Review: The Fifth Estate
PLOT: The story of Wiki-Leaks, from it's growth under founder/editor-in-chief Julian Assange (Benedict Cumberbatch) and spokesperson Daniel Domscheit-Berg (Daniel Bruhl) to it's eventual publication of a massive amount of classified data leaked by soldier Bradley Manning.
REVIEW: The highest praise I can give Bill Condon's THE FIFTH ESTATE is that it takes an exceedingly complicated story- the Wiki-Leaks saga- and boils it down into a compact two hour movie that's consistently entertaining and easy-to-follow. However, buzz that it might be Oscar-worthy seems like a bit of a stretch compared to some of the truly exceptional films that are playing TIFF this year. In comparison, THE FIFTH ESTATE can't help but fall a little short.
Perhaps the most disappointing thing about THE FIFTH ESTATE is that by the time the end credits roll, it's main character, Julian Assange, is as much of an enigma as he was when the film started. This is not for lack of trying, as Benedict Cumberbatch bears an uncanny likeness to the man, and brilliantly captures the mannerisms he's displayed in interviews. Assange's past and personality is only revealed in sparingly parcelled out fragments. There's nothing much on the sexual-assault charges, or even his past, although his youth as a member of the Australian cult The Family is briefly explained. It feels like Condon's movie has made a misstep by making Domscheit-Berg the main character, as he's so naive compared to Assange, he can't help but feel like a bit of a waste of the film's focus. Cumberbatch is so good in the flamboyant part that Bruhl, in a far more conventional part, comes off as bland.
As it is, THE FIFTH ESTATE is very much a conventional thriller, although with the facts of the case being what they are, it can't help but be incredibly compelling. The movie takes a mostly unbiased approach, acknowledging both the site's worthiness and recklessness, with their search for truth often having some collateral damage of it's own, with that being emphasized by a subplot featuring Alexander Siddig as a U.S asset who risks exposure due to their exposé.
Condon keeps the film moving at a relentless, techno-thriller pace, but again, he manages to prevent it from ever being too confusing or overwhelming. Condon's only real missteps here are stylistic, with too many scenes that try to make typing in chat-rooms exciting cinematically, with the results seeming like something left over from a nineties hacker thriller like HACKERS or THE NET. Superimposing typed messages on faces, and other tricks can't help but feel tacky. The same goes for Condon's frequent use of heavy-handed visual motifs, like the early days of Wiki-Leaks being depicted as an office full of hundreds of Assange's. These cutaways may be interesting visually, but again, feel more than a little contrived and unnecessary (I think less is more visually in movies like this).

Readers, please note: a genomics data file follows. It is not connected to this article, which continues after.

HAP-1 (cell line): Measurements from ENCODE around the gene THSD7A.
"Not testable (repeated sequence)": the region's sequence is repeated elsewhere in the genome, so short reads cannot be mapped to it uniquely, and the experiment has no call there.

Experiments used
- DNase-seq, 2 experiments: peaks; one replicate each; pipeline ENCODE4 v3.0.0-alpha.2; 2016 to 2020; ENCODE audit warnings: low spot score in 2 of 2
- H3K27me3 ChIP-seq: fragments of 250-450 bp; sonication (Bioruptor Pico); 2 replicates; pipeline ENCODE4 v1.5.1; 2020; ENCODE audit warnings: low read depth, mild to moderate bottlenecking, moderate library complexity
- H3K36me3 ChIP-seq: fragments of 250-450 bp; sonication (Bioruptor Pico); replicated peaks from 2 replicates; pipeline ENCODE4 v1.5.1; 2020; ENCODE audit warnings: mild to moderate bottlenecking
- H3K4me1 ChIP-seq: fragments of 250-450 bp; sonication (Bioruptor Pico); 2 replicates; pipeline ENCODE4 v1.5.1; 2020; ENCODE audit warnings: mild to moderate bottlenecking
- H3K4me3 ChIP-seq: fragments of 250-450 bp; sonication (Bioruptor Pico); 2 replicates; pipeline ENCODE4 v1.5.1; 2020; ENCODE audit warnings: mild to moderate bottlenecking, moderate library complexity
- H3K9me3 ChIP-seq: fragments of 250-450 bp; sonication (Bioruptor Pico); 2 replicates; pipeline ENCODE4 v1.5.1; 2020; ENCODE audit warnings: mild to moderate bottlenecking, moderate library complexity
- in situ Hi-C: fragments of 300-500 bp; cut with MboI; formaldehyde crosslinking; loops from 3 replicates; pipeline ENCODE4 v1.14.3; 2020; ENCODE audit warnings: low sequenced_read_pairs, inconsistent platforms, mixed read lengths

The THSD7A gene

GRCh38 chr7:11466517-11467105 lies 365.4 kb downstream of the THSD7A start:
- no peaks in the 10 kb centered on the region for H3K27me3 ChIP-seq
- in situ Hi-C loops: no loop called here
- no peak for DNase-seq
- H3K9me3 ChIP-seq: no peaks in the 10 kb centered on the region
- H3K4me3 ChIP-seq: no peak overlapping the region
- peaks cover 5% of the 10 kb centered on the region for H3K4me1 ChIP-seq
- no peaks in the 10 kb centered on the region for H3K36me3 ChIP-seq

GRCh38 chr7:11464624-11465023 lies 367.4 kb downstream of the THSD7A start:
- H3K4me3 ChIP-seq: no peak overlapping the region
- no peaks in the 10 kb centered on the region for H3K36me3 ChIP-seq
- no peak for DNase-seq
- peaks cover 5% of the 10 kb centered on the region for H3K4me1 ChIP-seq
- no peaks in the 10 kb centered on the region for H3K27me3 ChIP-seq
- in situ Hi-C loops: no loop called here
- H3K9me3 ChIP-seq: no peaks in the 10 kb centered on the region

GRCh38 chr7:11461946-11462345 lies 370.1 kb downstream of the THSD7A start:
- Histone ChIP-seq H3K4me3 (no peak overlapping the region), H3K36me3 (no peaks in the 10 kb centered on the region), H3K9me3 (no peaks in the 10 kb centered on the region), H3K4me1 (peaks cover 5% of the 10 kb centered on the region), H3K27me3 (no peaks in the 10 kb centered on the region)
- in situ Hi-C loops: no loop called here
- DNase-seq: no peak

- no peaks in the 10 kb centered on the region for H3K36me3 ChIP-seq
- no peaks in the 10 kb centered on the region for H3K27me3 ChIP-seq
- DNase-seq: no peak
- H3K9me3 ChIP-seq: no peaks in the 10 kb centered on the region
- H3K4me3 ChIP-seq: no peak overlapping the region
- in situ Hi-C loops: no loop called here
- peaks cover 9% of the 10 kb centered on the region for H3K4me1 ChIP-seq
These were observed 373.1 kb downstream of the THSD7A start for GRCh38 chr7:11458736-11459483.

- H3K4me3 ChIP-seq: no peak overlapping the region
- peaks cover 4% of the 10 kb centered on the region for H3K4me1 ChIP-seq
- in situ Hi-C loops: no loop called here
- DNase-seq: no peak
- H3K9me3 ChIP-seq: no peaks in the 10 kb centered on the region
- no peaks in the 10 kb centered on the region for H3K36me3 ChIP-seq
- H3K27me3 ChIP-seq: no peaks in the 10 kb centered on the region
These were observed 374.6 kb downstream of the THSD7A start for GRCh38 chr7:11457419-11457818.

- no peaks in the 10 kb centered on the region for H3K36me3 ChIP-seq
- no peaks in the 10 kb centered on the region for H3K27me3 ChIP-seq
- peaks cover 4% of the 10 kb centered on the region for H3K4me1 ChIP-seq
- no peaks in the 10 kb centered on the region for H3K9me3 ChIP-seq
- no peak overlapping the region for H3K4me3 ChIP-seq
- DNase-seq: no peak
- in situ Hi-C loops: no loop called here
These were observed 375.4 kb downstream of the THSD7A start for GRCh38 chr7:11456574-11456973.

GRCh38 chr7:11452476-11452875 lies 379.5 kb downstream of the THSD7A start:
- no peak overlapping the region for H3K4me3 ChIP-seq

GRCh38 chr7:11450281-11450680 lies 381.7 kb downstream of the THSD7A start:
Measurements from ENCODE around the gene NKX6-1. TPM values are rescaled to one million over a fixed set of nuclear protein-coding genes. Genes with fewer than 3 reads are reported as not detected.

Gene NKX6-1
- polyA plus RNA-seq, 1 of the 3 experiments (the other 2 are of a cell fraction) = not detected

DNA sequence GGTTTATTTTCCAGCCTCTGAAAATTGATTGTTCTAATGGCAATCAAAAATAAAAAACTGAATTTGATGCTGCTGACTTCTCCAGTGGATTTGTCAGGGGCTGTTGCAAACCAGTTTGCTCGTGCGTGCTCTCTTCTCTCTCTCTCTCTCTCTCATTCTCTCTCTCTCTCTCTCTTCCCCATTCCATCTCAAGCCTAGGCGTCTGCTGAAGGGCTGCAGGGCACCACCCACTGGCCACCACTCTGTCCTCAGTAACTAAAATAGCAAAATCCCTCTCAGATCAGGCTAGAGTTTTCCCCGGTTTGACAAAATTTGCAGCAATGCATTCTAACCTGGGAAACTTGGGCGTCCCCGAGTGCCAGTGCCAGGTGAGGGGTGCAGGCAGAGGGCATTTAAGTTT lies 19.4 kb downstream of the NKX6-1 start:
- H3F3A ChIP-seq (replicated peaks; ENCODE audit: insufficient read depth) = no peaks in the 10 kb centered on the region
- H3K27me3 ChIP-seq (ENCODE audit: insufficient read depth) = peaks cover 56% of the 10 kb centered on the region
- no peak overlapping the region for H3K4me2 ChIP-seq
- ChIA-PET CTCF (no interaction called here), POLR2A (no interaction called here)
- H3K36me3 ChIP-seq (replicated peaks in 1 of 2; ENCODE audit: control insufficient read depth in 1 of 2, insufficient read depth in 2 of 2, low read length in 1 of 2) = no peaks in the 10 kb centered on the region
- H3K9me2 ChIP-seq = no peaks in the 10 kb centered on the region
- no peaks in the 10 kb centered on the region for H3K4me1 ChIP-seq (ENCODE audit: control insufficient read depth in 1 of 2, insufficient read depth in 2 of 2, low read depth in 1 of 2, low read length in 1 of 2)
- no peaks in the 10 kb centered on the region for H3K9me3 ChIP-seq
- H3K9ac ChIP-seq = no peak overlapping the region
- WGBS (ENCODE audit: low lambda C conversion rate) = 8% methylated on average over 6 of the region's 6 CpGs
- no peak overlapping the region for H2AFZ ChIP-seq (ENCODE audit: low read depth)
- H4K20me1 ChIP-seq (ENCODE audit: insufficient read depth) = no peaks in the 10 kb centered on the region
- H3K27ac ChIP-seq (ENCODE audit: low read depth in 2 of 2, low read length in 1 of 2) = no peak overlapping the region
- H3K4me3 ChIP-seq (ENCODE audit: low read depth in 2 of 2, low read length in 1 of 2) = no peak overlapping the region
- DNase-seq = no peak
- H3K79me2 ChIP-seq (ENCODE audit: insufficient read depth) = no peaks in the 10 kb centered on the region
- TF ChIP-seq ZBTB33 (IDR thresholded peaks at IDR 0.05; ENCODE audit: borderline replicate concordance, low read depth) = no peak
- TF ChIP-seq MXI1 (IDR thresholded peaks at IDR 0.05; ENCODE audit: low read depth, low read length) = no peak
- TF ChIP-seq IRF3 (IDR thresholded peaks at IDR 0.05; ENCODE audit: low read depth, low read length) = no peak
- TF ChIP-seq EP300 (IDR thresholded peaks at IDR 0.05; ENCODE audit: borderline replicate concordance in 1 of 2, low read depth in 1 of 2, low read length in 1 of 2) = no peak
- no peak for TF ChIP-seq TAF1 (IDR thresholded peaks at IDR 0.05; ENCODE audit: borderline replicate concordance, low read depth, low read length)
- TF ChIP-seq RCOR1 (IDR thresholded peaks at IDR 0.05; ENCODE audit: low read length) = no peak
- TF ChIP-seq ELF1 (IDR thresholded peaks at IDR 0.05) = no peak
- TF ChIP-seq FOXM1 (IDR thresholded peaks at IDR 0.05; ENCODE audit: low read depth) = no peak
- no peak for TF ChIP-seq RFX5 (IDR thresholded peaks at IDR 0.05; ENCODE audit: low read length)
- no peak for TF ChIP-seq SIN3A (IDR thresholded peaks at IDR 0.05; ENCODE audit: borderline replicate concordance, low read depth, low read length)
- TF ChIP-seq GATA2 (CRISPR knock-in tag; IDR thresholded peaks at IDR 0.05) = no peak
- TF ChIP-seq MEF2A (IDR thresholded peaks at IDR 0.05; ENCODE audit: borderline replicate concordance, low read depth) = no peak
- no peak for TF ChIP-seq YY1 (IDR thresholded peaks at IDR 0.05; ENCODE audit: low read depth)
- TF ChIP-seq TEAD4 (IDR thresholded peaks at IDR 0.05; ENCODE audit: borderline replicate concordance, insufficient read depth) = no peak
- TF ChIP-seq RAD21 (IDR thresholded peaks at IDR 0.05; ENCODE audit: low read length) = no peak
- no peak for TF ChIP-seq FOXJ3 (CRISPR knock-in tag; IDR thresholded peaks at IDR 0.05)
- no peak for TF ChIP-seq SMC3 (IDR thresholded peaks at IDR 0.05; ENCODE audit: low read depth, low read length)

Story-wise though, it's mighty gripping, especially given the fact that it's all true. As someone who trained as a journalist back in the first half of the aughts, and watched it utterly transform in just a few years into an all-new kind of industry, it raises a lot of interesting questions about the ethical responsibilities of these new citizen journalists.
I'm still convinced that there's a great straight-ahead Julian Assange biopic to be made, as he's one of the more fascinating and enigmatic figures of the last couple of years. However, if you want to get a good, entertaining rundown of Wiki-Leaks and the lasting effect it's had on the world (and Assange is still at it), THE FIFTH ESTATE is intriguing and refreshingly user-friendly. It's not definitive, nor is it THE SOCIAL NETWORK for Wiki-Leaks, but it's good in it's own right.
|Extra Tidbit:||Note: This review originally ran as part of JoBlo.com's TIFF 2013 coverage.|